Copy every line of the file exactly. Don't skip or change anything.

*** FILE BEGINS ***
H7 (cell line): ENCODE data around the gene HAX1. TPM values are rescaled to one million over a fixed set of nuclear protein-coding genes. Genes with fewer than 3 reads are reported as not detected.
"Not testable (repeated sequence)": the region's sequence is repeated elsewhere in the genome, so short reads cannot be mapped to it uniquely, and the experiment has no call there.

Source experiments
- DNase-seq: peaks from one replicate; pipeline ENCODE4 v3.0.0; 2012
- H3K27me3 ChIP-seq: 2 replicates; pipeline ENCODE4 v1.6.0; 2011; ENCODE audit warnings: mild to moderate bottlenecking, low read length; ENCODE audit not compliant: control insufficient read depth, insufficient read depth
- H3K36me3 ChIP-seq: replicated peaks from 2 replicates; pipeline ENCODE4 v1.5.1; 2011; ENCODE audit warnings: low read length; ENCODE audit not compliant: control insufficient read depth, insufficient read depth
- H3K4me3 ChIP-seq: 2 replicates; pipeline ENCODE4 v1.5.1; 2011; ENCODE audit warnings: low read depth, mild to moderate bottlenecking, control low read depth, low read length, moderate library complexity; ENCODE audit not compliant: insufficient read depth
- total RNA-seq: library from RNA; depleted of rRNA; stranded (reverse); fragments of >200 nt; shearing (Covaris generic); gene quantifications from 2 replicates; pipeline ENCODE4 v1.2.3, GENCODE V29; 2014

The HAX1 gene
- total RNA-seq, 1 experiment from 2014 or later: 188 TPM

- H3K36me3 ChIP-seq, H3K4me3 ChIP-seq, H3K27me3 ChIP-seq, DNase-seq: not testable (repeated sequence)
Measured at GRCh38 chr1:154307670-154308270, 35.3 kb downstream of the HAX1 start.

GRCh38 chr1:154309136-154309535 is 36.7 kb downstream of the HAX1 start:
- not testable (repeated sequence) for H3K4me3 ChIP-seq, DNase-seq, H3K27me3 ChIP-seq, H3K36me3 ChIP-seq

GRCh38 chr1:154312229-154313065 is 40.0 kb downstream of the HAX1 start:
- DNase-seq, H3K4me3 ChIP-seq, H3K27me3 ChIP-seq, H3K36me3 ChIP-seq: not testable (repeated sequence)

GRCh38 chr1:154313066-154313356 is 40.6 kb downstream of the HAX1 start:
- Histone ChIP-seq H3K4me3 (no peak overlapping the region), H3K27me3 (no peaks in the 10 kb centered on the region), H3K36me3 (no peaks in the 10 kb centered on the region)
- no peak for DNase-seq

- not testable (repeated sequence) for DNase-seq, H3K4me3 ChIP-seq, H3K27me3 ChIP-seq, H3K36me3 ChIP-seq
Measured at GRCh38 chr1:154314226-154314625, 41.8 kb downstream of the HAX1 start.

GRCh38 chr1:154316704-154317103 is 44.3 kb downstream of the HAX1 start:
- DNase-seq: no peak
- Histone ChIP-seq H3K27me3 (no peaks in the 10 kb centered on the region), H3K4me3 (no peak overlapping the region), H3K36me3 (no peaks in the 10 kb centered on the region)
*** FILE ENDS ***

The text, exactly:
H7 (cell line): ENCODE data around the gene HAX1. TPM values are rescaled to one million over a fixed set of nuclear protein-coding genes. Genes with fewer than 3 reads are reported as not detected.
"Not testable (repeated sequence)": the region's sequence is repeated elsewhere in the genome, so short reads cannot be mapped to it uniquely, and the experiment has no call there.

Source experiments
- DNase-seq: peaks from one replicate; pipeline ENCODE4 v3.0.0; 2012
- H3K27me3 ChIP-seq: 2 replicates; pipeline ENCODE4 v1.6.0; 2011; ENCODE audit warnings: mild to moderate bottlenecking, low read length; ENCODE audit not compliant: control insufficient read depth, insufficient read depth
- H3K36me3 ChIP-seq: replicated peaks from 2 replicates; pipeline ENCODE4 v1.5.1; 2011; ENCODE audit warnings: low read length; ENCODE audit not compliant: control insufficient read depth, insufficient read depth
- H3K4me3 ChIP-seq: 2 replicates; pipeline ENCODE4 v1.5.1; 2011; ENCODE audit warnings: low read depth, mild to moderate bottlenecking, control low read depth, low read length, moderate library complexity; ENCODE audit not compliant: insufficient read depth
- total RNA-seq: library from RNA; depleted of rRNA; stranded (reverse); fragments of >200 nt; shearing (Covaris generic); gene quantifications from 2 replicates; pipeline ENCODE4 v1.2.3, GENCODE V29; 2014

The HAX1 gene
- total RNA-seq, 1 experiment from 2014 or later: 188 TPM

- H3K36me3 ChIP-seq, H3K4me3 ChIP-seq, H3K27me3 ChIP-seq, DNase-seq: not testable (repeated sequence)
Measured at GRCh38 chr1:154307670-154308270, 35.3 kb downstream of the HAX1 start.

GRCh38 chr1:154309136-154309535 is 36.7 kb downstream of the HAX1 start:
- not testable (repeated sequence) for H3K4me3 ChIP-seq, DNase-seq, H3K27me3 ChIP-seq, H3K36me3 ChIP-seq

GRCh38 chr1:154312229-154313065 is 40.0 kb downstream of the HAX1 start:
- DNase-seq, H3K4me3 ChIP-seq, H3K27me3 ChIP-seq, H3K36me3 ChIP-seq: not testable (repeated sequence)

GRCh38 chr1:154313066-154313356 is 40.6 kb downstream of the HAX1 start:
- Histone ChIP-seq H3K4me3 (no peak overlapping the region), H3K27me3 (no peaks in the 10 kb centered on the region), H3K36me3 (no peaks in the 10 kb centered on the region)
- no peak for DNase-seq

- not testable (repeated sequence) for DNase-seq, H3K4me3 ChIP-seq, H3K27me3 ChIP-seq, H3K36me3 ChIP-seq
Measured at GRCh38 chr1:154314226-154314625, 41.8 kb downstream of the HAX1 start.

GRCh38 chr1:154316704-154317103 is 44.3 kb downstream of the HAX1 start:
- DNase-seq: no peak
- Histone ChIP-seq H3K27me3 (no peaks in the 10 kb centered on the region), H3K4me3 (no peak overlapping the region), H3K36me3 (no peaks in the 10 kb centered on the region)